Monday, February 8, 2016


"Fasting days and Emberings be
Lent, Whitsun, Holyrod, and Lucie."

The Old Testament reading for this past Sunday was about Isaiah’s call to prophecy. He experienced a vision where seraphim said the Sanctus around the Lord’s throne. Isaiah feels doomed, because he is a man, a sinner, unworthy to be a witness to the beatific vision. It is too clean, too pure, and too bright for him. As wonderful as it is, he knows he can’t be there. But then a seraphim takes an ember from the altar and presses it against Isaiah’s lips. This removes his sin and makes his lips pure to preach the message from God. 

Firstly, the story shows humans’ unworthiness to enter heaven. We are unclean, but we can be made clean again. And it is not necessarily a tidy process; it might burn. Fire is cleansing. We are not just washed clean, but purified all the way through.

Secondly, it is fitting that Isaiah’s story is this week, as the first week of Lent includes an embertide. Embertide, or ember days, are days of particular prayer and fasting and occur four times a year. It is a Western church tradition that developed between the fourth and sixth centuries. It became an official Church tradition under Pope Gregory VII, who declared them Quatuor Tempora, the Four Times. Ember days occur the Wednesday, Friday, and Saturday following the first Sunday of Lent, Whitsunday (Pentecost), Feast of the Holy Cross, and the first Sunday of Advent. Those days of the week traditionally are fasting days because they were the day of Jesus’ betrayal, death, and decent into hell.

After 1969, Catholics were no longer obligated to fast on ember days. The same for Anglicans after 1976. I think that’s rather sad; the Eastern church fasts much more often and with stricter rules than the West. Ember days were a fasting tradition that the West had all to itself, and yet it has been pushed aside. I think an extra 12 days a year (beyond our current two) would do the Church well. I seriously doubt that a seraphim is going to descend with an ember from the altar to purge my lips. But I can participate in the grace I’m given. By fasting and praying, I can ready my soul for purification.

Despite its sometimes stately power, Christianity is a religion of the poor. It promotes the worth and dignity of each person and shuns the entrapments of earthly power, wealth, and significance. Pope Francis said, “Lent is a fitting time for self-denial. We would do well to ask ourselves what we can give up in order to help and enrich others by our own poverty.” People commonly give up something for Lent. But what is the point of giving up something, or of fasting, or of self-denial? How does my poverty actually enrich others?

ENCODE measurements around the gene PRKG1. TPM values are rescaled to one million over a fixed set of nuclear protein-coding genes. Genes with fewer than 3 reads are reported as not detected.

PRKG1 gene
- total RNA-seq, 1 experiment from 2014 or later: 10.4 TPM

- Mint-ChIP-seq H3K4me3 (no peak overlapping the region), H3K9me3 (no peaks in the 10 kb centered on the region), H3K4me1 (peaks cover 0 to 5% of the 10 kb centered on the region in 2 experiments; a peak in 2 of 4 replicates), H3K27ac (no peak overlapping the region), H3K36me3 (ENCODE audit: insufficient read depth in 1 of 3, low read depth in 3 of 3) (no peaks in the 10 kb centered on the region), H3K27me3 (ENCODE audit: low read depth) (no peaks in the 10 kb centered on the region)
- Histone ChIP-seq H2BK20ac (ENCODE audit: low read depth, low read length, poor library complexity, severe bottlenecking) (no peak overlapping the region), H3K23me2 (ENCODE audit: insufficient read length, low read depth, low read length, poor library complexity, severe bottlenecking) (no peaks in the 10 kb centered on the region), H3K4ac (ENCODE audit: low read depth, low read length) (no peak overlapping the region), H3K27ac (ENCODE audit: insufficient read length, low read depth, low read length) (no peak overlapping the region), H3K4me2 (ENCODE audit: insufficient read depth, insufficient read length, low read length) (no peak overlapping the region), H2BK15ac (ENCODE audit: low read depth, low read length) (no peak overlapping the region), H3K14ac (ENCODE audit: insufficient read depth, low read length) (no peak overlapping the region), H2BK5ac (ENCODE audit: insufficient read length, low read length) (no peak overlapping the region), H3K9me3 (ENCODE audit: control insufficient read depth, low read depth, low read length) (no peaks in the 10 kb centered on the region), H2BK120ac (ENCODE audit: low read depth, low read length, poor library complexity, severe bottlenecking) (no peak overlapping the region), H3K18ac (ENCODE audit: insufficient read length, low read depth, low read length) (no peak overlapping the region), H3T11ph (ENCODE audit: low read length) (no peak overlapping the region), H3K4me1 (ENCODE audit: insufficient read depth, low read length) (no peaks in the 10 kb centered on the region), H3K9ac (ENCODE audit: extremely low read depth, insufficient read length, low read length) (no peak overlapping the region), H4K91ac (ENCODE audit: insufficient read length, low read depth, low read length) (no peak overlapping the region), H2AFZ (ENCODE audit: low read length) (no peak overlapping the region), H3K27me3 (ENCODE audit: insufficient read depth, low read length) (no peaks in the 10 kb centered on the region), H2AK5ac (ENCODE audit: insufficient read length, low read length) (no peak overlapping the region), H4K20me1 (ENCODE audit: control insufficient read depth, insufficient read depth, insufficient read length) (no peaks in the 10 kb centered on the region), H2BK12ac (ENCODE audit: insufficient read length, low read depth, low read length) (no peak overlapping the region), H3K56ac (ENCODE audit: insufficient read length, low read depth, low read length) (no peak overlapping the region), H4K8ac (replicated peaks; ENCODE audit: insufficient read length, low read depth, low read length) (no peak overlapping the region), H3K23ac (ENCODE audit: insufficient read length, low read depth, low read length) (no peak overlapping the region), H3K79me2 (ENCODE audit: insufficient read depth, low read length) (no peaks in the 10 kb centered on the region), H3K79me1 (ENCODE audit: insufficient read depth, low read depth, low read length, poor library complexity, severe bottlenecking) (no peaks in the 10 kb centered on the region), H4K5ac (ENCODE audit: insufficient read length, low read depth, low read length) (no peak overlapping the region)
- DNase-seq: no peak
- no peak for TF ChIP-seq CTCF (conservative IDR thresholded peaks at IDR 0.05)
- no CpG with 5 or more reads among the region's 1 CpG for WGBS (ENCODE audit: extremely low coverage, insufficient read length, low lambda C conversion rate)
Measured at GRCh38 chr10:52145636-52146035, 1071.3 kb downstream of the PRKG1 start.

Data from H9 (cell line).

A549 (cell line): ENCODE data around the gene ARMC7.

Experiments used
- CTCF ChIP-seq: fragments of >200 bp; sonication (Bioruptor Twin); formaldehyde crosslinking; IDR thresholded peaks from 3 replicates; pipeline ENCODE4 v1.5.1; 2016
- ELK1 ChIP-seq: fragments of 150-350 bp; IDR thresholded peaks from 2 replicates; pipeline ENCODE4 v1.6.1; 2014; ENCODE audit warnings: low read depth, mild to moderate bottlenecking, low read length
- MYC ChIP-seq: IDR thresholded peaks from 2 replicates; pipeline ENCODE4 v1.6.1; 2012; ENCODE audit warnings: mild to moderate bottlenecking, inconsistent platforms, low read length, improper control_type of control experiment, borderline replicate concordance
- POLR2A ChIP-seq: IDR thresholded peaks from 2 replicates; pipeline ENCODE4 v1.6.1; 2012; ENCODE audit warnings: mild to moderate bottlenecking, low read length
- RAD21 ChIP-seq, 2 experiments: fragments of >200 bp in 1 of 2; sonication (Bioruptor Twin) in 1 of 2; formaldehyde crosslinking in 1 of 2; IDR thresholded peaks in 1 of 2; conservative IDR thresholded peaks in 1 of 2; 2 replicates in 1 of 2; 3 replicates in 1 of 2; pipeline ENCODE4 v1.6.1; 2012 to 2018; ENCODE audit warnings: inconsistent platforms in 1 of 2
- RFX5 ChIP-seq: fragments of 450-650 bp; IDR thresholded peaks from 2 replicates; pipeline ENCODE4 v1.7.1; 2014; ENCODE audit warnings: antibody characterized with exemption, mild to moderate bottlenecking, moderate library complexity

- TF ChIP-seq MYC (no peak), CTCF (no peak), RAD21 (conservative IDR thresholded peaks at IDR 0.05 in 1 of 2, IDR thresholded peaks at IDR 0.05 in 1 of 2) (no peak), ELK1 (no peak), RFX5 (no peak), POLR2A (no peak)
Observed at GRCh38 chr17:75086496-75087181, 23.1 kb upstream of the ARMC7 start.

First, it breaks us out of our daily habit. Giving up chocolate or coffee seems trivial, until you experience cravings and find yourself reaching out for that comfort throughout the day. You realize how dependent you have become and how privileged you are. You see the poor around you, the ones who have less and suffer more. It opens your eyes to what needs to be done. Second, you have more resources to share with the needy. Be it money saved from not purchasing that drink, or time saved from not playing that video game, you now have something extra to offer—money to a food bank or volunteer time to a homeless shelter. Fasting is not just about avoiding certain foods but about living a more simple, focused life.

Third, each time you remind yourself, “don’t do that” you also remind yourself why. You turn a mindless habit into a reflection of faith. I’m fasting today, why? Because Christ was tempted in the desert. Because Christ was turned out from his hometown. Because Christ was betrayed. Because Christ suffered torture. Because Christ died. In just a bit of discomfort, I am turning to Christ, trying to meagerly share in his suffering.

It seems counterintuitive to engage in an uncomfortable activity. Isn’t the world uncomfortable enough? Yet to me, it is like a training exercise; a small amount of suffering prepares me for when real suffering occurs. I learn that I can make it through, that faith doesn’t wane when comfort does. In something as simple as Lent or fasting, I remember that life is not about comfort. It is a trial, an ordeal, a preparation. It is temporary discomfort itself, for the sake of a better afterward. Spiritual enrichment emerges from pain. It is not about being burnt, but being forged into something pure and strong. Isaiah had an ember pressed into his lips so that his lips might be worthy of the Truth. Might a few days of fasting forge me in a similar way.

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